Phenotypic characteristics and variability in CHARGE syndrome: a PRISMA compliant systematic review and meta-analysis
Journal of Neurodevelopmental Disorders volume 14, Article number: 49 (2022)
CHARGE syndrome (OMIM #214800) is a phenotypically complex genetic condition characterised by multi-system, multi-sensory impairments. Behavioural, psychological, cognitive and sleep difficulties are not well delineated and are likely associated with biopsychosocial factors.
This meta-analysis investigated the prevalence of clinical features, physical characteristics and conditions, behavioural, psychological, cognitive and sleep characteristics in CHARGE syndrome, and statistically evaluated directional associations between these characteristics. Pooled prevalence estimates were calculated using reliable, prespecified quality weighting criteria, and meta-regression was conducted to identify associations between characteristics.
Of the 42 eligible studies, data could be extracted for 1675 participants. Prevalence estimates were highest for developmental delay (84%), intellectual disability (64%), aggressive behaviour (48%), self-injurious behaviour (44%) and sleep difficulties (45%). Meta-regression indicated significant associations between intellectual disability and choanal atresia, intellectual disability and inner ear anomalies, sleep difficulties and growth deficiency, and sleep difficulties and gross motor difficulties.
Our comprehensive review of clinical features, behavioural, psychological, cognitive and physical characteristics, conditions and comorbidities in CHARGE syndrome provides an empirically based foundation to further research and practice.
CHARGE syndrome (CS) is a highly variable multisystemic condition, with an estimated prevalence of 1 in 8500 live births . The acronym refers to the prominent congenital malformations first used to delineate the syndrome: Coloboma, Heart defects, Atresia choanae, Retardation of growth and development, Genital abnormalities and Ear anomalies  (see Table 1).
Heterozygous variants in the chromodomain helicase DNA binding protein 7 (CHD7) cause CS . Mechanistically, CHD7 is essential for the differentiation of gene expression at thousands of sites in the human genome . The prevailing hypothesis is that the dynamic role of CHD7 during gene expression and neural crest development may account for the pleiotropic signs and symptoms of CS . Prospective investigation of genotype-phenotype correlations has been performed [8,9,10] with an association between truncating CHD7 variants and more severe heart defects being identified . However, given the rarity of CS and the spectrum of clinical findings, better delineation of genotype-phenotype associations requires pooling of data across data sets .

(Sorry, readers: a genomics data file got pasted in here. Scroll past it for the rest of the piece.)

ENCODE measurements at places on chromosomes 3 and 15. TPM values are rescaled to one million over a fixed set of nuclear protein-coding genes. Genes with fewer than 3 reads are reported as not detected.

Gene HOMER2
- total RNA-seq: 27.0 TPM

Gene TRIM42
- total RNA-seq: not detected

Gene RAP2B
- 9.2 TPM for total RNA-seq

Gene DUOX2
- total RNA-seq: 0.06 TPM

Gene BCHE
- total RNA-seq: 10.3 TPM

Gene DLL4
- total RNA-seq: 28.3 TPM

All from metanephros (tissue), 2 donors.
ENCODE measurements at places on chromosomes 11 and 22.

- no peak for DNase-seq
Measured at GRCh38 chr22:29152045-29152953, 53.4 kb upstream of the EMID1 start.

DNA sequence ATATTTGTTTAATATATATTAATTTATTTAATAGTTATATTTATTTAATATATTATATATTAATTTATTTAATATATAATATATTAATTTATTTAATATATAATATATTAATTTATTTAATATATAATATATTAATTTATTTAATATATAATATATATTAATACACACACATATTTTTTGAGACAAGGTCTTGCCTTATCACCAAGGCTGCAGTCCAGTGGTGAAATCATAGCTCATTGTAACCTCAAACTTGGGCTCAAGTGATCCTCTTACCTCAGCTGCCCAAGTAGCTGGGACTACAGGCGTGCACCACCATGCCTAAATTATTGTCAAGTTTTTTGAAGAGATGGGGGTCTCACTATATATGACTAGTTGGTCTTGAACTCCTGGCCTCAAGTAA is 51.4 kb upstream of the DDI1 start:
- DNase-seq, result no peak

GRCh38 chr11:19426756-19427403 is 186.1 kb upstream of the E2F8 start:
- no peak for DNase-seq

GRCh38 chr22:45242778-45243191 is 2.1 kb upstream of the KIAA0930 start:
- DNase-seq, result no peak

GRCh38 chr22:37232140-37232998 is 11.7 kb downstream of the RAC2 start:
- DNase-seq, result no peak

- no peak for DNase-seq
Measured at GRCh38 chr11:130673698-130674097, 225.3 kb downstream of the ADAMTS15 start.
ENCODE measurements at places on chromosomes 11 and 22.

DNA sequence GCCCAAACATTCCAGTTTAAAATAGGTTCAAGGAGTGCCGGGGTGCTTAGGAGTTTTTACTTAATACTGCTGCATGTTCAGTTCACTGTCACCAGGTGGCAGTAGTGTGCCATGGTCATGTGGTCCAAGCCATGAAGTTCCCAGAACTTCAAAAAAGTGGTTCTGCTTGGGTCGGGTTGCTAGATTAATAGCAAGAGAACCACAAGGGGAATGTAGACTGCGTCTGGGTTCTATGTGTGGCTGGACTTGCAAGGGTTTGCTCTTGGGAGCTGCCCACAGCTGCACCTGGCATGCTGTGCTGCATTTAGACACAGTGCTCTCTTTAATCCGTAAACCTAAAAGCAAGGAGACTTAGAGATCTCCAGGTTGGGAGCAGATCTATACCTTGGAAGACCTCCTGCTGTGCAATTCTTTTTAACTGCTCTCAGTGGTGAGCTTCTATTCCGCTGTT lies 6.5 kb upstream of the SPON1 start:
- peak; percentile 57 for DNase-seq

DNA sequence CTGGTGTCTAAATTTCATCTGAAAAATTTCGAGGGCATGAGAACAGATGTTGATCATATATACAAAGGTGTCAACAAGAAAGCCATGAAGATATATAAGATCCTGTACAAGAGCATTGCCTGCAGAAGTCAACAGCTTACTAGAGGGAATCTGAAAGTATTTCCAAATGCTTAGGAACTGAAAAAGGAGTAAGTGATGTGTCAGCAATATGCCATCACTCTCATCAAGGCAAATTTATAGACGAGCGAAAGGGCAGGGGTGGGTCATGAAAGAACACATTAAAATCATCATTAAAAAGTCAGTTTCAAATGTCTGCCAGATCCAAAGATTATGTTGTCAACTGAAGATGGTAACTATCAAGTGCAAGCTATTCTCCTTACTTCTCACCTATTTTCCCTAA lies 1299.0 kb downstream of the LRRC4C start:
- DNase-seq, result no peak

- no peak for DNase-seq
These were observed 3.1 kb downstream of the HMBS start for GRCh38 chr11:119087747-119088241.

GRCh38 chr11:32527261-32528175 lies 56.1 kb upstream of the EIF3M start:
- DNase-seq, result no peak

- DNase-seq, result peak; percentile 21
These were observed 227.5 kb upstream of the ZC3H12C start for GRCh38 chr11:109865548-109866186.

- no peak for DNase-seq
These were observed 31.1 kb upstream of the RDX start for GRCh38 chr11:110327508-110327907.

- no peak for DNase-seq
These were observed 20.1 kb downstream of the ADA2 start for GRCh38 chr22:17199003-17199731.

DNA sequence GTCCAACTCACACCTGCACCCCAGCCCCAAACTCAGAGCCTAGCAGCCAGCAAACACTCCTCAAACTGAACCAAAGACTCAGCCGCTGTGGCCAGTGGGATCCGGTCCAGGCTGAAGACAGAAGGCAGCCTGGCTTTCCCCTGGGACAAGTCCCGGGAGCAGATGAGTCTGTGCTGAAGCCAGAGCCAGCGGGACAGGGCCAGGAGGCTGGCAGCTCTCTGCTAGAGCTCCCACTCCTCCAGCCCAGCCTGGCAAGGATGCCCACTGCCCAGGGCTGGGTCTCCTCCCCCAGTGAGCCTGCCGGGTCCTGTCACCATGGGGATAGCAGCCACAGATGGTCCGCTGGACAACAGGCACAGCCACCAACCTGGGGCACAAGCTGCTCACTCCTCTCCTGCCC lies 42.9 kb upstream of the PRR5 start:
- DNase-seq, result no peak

CS is associated with many disparate physical conditions requiring health monitoring throughout life . Trider et al.  developed a comprehensive checklist for proactive monitoring of common or critical physical conditions and characteristics. These conditions will likely have a deleterious impact on emotional and psychological wellbeing. Identifying and understanding these impacts can help build resilience and early support strategies utilising multidisciplinary practices.
While physical health in CS has been extensively documented  research on development and behaviour is sparce. Developmental delay (DD) and intellectual disability (ID) have received the most attention and feature in all diagnostic algorithms (Table 1). Direct cognitive assessments are rarely appropriate as performance requires adequate communication and minimal sensory impairment . Consequently, ID is often based on informant measures of adaptive behaviour that might not correlate well with cognitive performance [14,15,16].
Moreover, sleep problems, anxiety, emotional dysregulation, aggression, self-injurious behaviour and tactile defensiveness are reported in adolescents and adults with CS . Psychiatric diagnoses in children and adults include anxiety, obsessive-compulsive disorder, attention deficit disorder, and autism [17,18,19]. Data reporting cognitive, behavioural, and psychiatric features in CS warrant synthesis to definitively describe the behavioural phenotype in the condition.
Diagnostic criteria have been revised several times to accommodate new insights (e.g. [3,4,5] see Table 1). Before the identification of the molecular etiology of CS in 2004, individuals were diagnosed solely based on clinical characteristics. Around 90% of individuals that meet clinical criteria for CS have an identifiable CHD7 variant . However, there remains substantial heterogeneity in phenotypic presentation and CHD7 variants. A meta-analytic strategy would be informative to generate pooled prevalence estimates for clinical features based on a diagnosis of CHARGE syndrome (see Table 1). This would enable quantification of phenotypic characteristics and variability between individuals and further evaluation of moderating and co-occurring characteristics to assist in the exploration of potential subgroups within the clinically diagnosed CHARGE syndrome phenotype.
In this study, we apply meta-analytic techniques to synthesise prevalence estimates across published studies. Given the challenges of assessing behavioural, cognitive and sleep characteristics in CS and potential for varying methodological quality, studies are quality weighted prior to meta-analysis. Pooled prevalence estimates facilitate subgroup meta-regression analyses to elucidate and quantify interrelated characteristics. The aims of this study are the following: